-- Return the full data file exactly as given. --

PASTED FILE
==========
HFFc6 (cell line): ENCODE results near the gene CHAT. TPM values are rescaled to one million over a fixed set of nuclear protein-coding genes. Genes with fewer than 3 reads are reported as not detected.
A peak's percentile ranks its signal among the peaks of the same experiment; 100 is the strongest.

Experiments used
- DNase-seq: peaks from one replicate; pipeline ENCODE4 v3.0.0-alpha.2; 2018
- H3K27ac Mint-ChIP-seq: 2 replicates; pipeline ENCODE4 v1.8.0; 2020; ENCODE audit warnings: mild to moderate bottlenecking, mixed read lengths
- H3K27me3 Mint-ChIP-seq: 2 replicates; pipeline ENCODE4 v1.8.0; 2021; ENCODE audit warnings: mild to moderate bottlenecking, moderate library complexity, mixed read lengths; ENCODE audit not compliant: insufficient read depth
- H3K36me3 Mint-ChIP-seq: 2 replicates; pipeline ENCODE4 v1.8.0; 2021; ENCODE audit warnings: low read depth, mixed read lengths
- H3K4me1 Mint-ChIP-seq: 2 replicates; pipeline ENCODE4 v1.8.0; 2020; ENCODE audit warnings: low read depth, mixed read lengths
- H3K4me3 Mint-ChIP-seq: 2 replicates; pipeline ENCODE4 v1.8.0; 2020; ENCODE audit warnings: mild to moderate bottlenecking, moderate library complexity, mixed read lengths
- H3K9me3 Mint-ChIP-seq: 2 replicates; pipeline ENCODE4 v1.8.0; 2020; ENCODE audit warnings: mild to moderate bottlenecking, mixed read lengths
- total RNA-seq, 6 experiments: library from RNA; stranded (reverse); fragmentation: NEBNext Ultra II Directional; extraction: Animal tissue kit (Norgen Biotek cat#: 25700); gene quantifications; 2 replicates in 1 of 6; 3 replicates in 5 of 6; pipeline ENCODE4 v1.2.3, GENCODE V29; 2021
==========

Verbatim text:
HFFc6 (cell line): ENCODE results near the gene CHAT. TPM values are rescaled to one million over a fixed set of nuclear protein-coding genes. Genes with fewer than 3 reads are reported as not detected.
A peak's percentile ranks its signal among the peaks of the same experiment; 100 is the strongest.

Experiments used
- DNase-seq: peaks from one replicate; pipeline ENCODE4 v3.0.0-alpha.2; 2018
- H3K27ac Mint-ChIP-seq: 2 replicates; pipeline ENCODE4 v1.8.0; 2020; ENCODE audit warnings: mild to moderate bottlenecking, mixed read lengths
- H3K27me3 Mint-ChIP-seq: 2 replicates; pipeline ENCODE4 v1.8.0; 2021; ENCODE audit warnings: mild to moderate bottlenecking, moderate library complexity, mixed read lengths; ENCODE audit not compliant: insufficient read depth
- H3K36me3 Mint-ChIP-seq: 2 replicates; pipeline ENCODE4 v1.8.0; 2021; ENCODE audit warnings: low read depth, mixed read lengths
- H3K4me1 Mint-ChIP-seq: 2 replicates; pipeline ENCODE4 v1.8.0; 2020; ENCODE audit warnings: low read depth, mixed read lengths
- H3K4me3 Mint-ChIP-seq: 2 replicates; pipeline ENCODE4 v1.8.0; 2020; ENCODE audit warnings: mild to moderate bottlenecking, moderate library complexity, mixed read lengths
- H3K9me3 Mint-ChIP-seq: 2 replicates; pipeline ENCODE4 v1.8.0; 2020; ENCODE audit warnings: mild to moderate bottlenecking, mixed read lengths
- total RNA-seq, 6 experiments: library from RNA; stranded (reverse); fragmentation: NEBNext Ultra II Directional; extraction: Animal tissue kit (Norgen Biotek cat#: 25700); gene quantifications; 2 replicates in 1 of 6; 3 replicates in 5 of 6; pipeline ENCODE4 v1.2.3, GENCODE V29; 2021